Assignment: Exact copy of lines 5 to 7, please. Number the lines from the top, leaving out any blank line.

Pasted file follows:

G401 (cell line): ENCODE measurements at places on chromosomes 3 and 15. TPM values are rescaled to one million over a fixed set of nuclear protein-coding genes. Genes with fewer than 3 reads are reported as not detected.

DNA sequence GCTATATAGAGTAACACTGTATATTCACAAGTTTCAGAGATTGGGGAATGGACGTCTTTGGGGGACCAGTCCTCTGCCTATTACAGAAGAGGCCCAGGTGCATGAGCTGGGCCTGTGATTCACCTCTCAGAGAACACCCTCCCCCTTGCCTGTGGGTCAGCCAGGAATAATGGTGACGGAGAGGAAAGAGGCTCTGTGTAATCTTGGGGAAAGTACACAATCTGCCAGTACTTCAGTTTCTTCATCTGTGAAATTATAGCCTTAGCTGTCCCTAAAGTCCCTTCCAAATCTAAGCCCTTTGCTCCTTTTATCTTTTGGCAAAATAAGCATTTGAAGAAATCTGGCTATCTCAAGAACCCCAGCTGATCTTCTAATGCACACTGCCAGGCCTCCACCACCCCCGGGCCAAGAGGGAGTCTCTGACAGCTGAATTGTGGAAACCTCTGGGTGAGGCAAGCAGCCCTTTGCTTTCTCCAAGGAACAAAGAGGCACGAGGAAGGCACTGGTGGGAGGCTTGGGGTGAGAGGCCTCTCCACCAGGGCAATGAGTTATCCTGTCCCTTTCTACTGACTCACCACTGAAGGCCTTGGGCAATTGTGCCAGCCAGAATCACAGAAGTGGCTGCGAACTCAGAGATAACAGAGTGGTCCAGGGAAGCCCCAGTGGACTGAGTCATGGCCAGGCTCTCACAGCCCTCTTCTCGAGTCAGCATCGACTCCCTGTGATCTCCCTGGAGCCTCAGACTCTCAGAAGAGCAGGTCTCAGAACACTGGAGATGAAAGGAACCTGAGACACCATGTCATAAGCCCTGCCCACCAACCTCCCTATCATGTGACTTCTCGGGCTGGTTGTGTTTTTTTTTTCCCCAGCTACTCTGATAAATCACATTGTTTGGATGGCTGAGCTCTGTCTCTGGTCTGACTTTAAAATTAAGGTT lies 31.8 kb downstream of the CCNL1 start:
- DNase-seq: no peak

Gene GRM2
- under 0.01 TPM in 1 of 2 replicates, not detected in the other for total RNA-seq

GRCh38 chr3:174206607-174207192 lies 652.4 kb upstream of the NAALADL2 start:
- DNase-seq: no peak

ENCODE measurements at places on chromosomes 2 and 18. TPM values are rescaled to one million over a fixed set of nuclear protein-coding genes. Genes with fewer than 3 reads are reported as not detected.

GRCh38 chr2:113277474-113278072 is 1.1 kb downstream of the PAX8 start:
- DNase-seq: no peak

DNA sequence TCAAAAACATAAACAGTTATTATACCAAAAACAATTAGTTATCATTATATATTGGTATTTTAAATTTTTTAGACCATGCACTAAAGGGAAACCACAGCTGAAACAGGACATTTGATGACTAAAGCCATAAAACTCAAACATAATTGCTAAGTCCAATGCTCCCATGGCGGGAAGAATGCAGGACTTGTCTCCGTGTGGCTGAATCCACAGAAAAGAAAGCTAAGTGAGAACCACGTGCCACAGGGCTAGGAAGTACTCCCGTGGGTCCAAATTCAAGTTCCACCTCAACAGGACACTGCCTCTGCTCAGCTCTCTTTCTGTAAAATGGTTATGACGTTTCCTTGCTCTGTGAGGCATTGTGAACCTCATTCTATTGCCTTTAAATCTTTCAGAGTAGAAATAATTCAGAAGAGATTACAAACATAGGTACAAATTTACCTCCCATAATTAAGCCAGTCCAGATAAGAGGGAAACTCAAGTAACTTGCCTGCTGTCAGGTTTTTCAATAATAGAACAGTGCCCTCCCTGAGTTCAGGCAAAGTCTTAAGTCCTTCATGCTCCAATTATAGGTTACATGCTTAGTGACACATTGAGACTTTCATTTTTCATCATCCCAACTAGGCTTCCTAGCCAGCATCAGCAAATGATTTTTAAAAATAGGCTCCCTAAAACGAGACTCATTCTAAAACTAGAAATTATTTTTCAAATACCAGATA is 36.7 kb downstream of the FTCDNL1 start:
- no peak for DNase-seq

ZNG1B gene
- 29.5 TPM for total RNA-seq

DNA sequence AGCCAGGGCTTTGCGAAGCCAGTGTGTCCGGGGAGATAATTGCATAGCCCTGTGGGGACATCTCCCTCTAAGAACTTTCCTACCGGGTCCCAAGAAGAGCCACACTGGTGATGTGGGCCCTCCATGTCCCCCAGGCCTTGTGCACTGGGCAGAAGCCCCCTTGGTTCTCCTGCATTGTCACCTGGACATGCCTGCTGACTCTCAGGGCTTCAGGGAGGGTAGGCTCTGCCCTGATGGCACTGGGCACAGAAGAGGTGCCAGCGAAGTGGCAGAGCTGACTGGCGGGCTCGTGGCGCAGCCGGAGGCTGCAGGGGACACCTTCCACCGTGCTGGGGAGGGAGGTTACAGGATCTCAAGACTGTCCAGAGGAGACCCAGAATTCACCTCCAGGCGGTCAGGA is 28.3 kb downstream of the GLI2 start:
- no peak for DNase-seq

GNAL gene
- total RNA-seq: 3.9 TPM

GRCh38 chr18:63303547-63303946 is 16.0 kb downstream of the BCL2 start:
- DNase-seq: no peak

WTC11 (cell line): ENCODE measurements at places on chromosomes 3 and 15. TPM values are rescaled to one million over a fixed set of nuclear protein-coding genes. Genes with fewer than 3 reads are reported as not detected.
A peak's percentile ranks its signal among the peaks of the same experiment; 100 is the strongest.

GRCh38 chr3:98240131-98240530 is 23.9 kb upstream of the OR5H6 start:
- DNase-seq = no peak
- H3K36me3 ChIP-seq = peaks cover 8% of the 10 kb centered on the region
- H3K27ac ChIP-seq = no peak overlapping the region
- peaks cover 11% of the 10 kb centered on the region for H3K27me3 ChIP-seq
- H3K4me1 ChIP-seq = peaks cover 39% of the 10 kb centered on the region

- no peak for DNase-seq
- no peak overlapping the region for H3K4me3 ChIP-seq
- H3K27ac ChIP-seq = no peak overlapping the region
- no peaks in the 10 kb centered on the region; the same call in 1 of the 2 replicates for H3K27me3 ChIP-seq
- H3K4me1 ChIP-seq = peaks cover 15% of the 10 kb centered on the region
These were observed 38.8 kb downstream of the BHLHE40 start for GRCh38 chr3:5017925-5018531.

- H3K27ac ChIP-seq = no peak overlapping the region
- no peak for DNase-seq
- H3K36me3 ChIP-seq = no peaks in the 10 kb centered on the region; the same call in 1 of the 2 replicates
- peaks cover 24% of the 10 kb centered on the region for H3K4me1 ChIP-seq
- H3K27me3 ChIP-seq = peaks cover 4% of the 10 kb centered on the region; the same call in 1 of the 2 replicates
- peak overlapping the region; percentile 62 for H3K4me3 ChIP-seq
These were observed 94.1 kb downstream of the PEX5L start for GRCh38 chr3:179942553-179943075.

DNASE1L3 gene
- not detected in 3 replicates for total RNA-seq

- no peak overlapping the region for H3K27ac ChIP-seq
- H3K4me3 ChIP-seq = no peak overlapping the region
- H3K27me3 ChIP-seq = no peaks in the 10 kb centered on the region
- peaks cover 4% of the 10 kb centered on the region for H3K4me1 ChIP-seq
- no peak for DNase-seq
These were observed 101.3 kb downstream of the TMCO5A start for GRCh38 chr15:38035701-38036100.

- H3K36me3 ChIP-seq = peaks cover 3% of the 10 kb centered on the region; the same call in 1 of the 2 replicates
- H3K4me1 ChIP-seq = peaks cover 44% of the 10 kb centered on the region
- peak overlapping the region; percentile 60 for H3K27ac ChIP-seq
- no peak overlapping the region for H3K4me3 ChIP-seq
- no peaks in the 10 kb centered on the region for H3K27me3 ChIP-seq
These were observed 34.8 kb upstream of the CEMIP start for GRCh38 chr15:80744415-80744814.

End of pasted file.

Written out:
- under 0.01 TPM in 1 of 2 replicates, not detected in the other for total RNA-seq

GRCh38 chr3:174206607-174207192 lies 652.4 kb upstream of the NAALADL2 start:
- DNase-seq: no peak